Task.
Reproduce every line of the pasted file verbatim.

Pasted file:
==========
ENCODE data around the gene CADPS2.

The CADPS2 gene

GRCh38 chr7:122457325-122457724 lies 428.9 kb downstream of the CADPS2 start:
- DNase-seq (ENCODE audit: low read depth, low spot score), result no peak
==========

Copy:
ENCODE data around the gene CADPS2.

The CADPS2 gene

GRCh38 chr7:122457325-122457724 lies 428.9 kb downstream of the CADPS2 start:
- DNase-seq (ENCODE audit: low read depth, low spot score), result no peak